Home Entertainment Coordination Games: The DVD Wars


Looks like there's another fight heating up for home entertainment formats: HD-DVD vs. Blu-ray.

"The problem is that we're getting into another round of format wars and until it shakes out, consumers are not likely to buy much of anything," Michael Gartenberg, research director at Jupiter Media, told TechNewsWorld.

"Enthusiasts and getting to market first don't matter," he said. "The enthusiasts are going buy no matter what. If they pick the wrong format, they'll buy again. It's the mainstream that matters."

While DVD players a getting closer to making VHS a thing of the past, I think it's going to be a while before people buy into an even newer format for DVDs even if everyone comes to an agreement and picks a single format.

My quibble with the second quoted paragraph: actually, enthusiasts can matter a great deal, depending on what they're enthusiastic about. In the VHS v. Betamax fight, some early adopters heralded the higher quality of Betamax. But there were enough early adopters who cared a bit more about price and availability than overall quality, and out went Betamax. Of course, someone else had to sort of settle on a format to put in video stores, but if my memory serves, there were plenty of places that had movies in both formats. The Betamax players were just enough more expensive that my folks got a VHS player since they couldn't really see the difference in quality (and honestly didn't care that much about it -- their switch to DVD came when they realized they soon wouldn't be able to buy their favorite movies on VHS). So, if there are enough early-adopters who decided to care about some feature of Blu-ray over HD (or vice versa), it may well tip the scales in favor of one format or another.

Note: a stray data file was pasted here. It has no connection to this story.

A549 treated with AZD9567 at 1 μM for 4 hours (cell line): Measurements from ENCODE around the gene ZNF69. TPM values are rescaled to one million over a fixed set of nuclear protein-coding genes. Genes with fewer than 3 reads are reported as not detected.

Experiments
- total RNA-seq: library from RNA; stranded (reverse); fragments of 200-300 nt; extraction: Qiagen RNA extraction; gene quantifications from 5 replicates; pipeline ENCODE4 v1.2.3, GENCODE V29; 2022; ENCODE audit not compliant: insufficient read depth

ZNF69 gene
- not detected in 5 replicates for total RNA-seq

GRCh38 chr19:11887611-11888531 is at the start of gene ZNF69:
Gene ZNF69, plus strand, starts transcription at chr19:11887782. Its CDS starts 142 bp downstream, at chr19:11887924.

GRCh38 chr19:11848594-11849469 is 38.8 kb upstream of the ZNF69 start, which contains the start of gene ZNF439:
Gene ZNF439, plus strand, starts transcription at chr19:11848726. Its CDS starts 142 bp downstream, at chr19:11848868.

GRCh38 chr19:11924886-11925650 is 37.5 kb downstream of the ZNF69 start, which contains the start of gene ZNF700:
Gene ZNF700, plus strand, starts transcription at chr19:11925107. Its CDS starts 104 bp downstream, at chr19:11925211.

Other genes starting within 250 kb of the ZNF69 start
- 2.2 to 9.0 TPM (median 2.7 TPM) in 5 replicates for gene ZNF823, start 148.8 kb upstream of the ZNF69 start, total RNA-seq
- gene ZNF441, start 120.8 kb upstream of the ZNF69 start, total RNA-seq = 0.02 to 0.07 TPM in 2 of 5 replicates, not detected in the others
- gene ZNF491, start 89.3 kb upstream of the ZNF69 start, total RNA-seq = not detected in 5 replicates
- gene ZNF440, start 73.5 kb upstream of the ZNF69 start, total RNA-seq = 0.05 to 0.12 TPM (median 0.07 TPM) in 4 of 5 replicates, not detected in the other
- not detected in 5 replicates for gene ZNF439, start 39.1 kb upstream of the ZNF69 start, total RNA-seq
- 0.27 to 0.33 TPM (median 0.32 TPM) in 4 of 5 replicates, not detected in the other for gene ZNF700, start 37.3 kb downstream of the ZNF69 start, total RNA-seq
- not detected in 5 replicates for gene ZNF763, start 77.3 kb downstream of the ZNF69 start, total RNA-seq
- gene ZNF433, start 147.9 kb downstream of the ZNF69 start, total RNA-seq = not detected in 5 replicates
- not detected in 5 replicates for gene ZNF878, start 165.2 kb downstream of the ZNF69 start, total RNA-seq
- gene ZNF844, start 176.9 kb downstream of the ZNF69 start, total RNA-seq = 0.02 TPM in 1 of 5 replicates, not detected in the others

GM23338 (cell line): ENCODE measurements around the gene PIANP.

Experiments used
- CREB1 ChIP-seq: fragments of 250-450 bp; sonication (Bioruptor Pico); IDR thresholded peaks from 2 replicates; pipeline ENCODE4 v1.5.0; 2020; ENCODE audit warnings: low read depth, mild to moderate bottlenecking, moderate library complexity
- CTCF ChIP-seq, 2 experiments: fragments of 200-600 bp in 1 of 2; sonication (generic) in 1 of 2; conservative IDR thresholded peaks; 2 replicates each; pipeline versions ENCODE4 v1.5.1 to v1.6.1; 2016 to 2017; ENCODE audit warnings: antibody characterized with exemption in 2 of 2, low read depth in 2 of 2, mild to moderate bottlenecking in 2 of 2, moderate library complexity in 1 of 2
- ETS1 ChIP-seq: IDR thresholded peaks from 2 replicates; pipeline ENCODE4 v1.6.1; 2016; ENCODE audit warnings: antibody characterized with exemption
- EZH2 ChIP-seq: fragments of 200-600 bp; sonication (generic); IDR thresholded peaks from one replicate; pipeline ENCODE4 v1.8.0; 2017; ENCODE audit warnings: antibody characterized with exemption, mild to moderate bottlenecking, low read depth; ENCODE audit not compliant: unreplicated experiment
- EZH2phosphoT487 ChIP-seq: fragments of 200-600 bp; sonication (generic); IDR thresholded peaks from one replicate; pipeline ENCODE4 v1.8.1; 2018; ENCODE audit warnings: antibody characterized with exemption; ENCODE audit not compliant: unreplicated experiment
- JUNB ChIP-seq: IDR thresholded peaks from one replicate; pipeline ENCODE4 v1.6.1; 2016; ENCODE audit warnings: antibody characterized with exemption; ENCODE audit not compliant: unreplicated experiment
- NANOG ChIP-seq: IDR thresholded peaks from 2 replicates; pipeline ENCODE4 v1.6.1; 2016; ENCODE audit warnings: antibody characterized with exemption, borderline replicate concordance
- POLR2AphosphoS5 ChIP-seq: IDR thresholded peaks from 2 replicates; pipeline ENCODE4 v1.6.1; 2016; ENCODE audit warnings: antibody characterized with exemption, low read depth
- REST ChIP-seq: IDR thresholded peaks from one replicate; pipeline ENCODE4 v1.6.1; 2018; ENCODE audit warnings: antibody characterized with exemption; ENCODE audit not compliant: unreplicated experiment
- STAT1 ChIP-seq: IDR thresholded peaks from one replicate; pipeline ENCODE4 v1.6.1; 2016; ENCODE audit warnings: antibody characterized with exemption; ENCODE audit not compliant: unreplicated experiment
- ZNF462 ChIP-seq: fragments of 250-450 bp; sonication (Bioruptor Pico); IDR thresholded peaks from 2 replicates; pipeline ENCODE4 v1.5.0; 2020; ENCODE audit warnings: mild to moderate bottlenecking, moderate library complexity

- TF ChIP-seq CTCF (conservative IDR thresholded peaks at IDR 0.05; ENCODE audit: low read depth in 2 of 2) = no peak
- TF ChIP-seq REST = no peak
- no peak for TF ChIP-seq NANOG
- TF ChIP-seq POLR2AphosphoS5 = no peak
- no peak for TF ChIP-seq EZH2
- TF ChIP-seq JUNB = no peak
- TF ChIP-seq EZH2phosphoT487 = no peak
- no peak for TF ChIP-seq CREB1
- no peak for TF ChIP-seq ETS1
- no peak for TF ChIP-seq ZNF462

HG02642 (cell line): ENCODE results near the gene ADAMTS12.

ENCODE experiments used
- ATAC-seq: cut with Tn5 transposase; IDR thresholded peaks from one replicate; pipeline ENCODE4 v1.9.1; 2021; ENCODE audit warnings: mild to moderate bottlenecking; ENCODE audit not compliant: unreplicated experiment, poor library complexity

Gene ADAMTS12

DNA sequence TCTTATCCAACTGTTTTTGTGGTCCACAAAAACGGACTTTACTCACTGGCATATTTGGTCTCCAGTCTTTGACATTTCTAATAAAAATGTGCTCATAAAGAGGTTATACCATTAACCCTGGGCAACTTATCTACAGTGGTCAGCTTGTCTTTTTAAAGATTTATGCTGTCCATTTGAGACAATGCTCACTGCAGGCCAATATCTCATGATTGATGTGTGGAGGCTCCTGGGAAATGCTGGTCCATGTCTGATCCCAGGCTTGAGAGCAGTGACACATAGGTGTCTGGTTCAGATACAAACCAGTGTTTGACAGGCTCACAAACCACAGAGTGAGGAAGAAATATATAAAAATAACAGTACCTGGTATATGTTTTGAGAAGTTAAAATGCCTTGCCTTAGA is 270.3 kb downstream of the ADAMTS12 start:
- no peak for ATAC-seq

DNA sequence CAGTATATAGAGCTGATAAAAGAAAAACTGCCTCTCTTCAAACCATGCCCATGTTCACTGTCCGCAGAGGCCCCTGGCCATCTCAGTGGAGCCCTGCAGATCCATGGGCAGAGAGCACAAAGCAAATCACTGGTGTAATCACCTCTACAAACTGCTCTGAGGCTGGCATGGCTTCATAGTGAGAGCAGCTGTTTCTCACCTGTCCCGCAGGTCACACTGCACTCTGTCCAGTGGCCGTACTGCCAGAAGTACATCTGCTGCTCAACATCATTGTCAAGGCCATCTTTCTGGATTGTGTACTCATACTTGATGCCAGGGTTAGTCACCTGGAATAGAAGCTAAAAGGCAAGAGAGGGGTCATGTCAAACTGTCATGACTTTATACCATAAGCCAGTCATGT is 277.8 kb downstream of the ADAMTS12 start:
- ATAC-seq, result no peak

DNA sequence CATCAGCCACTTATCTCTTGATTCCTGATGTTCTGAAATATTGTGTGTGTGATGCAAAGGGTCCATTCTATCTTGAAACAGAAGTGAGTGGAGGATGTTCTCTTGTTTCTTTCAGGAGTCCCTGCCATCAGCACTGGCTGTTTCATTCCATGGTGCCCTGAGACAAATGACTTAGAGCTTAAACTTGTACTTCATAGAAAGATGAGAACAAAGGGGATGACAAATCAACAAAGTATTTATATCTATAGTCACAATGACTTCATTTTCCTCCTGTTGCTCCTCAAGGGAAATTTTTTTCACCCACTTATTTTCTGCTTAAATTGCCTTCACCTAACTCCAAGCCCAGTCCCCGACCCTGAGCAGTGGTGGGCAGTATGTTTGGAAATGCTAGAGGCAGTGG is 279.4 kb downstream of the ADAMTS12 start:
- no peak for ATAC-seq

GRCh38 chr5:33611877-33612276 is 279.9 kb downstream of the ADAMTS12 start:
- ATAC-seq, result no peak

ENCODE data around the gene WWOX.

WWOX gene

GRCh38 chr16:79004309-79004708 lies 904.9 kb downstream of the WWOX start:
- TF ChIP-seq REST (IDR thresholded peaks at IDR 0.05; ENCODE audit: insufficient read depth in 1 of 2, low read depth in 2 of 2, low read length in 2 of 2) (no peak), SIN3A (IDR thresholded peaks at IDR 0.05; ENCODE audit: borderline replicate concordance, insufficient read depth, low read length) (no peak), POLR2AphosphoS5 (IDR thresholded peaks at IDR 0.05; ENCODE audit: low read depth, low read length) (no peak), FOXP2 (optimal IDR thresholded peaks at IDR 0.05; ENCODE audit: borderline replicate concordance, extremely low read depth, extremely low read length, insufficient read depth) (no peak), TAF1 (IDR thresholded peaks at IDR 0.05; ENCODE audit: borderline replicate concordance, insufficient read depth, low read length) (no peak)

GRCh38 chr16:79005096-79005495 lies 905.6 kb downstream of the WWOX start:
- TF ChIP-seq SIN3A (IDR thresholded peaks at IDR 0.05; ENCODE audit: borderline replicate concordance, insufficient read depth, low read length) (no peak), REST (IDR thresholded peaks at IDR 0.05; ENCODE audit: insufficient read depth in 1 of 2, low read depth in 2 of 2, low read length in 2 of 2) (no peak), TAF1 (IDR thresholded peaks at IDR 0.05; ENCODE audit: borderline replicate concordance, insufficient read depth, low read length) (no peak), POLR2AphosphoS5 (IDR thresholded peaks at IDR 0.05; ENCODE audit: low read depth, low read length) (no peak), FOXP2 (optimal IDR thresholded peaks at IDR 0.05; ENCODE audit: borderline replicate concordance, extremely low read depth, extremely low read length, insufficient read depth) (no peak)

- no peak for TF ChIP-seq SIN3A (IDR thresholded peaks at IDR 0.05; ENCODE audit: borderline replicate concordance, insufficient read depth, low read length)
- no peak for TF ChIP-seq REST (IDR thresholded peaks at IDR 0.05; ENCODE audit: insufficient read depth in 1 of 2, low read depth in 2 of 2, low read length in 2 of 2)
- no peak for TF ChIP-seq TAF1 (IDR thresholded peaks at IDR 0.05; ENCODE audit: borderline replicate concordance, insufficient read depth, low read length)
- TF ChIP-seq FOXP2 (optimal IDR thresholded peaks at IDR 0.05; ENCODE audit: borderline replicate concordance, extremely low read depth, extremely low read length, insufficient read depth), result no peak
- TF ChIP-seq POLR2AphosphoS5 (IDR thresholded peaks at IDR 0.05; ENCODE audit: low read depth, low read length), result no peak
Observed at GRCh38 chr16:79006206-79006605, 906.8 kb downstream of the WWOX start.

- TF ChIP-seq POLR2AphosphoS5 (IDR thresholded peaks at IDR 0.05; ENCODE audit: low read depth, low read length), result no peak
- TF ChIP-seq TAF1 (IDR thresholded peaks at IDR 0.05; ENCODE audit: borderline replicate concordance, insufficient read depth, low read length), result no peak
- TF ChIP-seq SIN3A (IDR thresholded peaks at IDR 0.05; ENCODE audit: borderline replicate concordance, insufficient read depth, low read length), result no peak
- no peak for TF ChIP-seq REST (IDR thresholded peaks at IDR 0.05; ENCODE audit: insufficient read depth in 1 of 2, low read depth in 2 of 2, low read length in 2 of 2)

It seems to be a general perception that format wars are a bad thing, because having one format only is more economically efficient. Do the competitive processes--in the media, and in the marketplace--yield important benefits to consumers?

Hmmm. I guess I've never viewed them as "bad" in and of themselves. What I usually hear is people evincing a disappointment that the format/style/type they preferred ended up being the "loser" in the format war. The classic case of the QWERTY keyboard is a good example. There appear to be any number of better ways to arrange a keyboard, but for whatever reason, here we are. The costs of transition aren't argued as being low (for instance, I can swith my keyboard to a Dvorak style in just a few seconds), so it would really make no sense that we keep inefficient things like the QWERTY keyboard unless there are some other sorts of efficiencies that people aren't accounting for.

(In terms of the keyboard itself, I tend to think this is because even those people who type moderately well still use a good deal of visual information. They can see the keyboard, and while they don't hunt-n-peck, there is some benefit to moving in ways that are visually reconizable. The Dvorak keyboard requires memorizing the keys and then attempting to IGNORE the markings on the keyboards we have. This is similar to the game played where someone writes the word RED in green marker and asks either "what color is the marker" or "what does that word say". A lot of people get it wrong because of the interaction between visual and verbal function.)

I don't care which format comes out. The movie companies, on the other hand, do care a great deal. Pick the wrong one and you've spent a lot of money on a turkey of a product. The decision will be, I think, based on a mix of customer preference and who can get the products out cheaper and to more areas. In that case, I do think the competition yields some benefits, since we end up with the one preferred by more people under a prodcution constraint. Which is how we got VHS over Betamax, I think.


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This page contains a single entry by published on December 10, 2004 2:35 PM.

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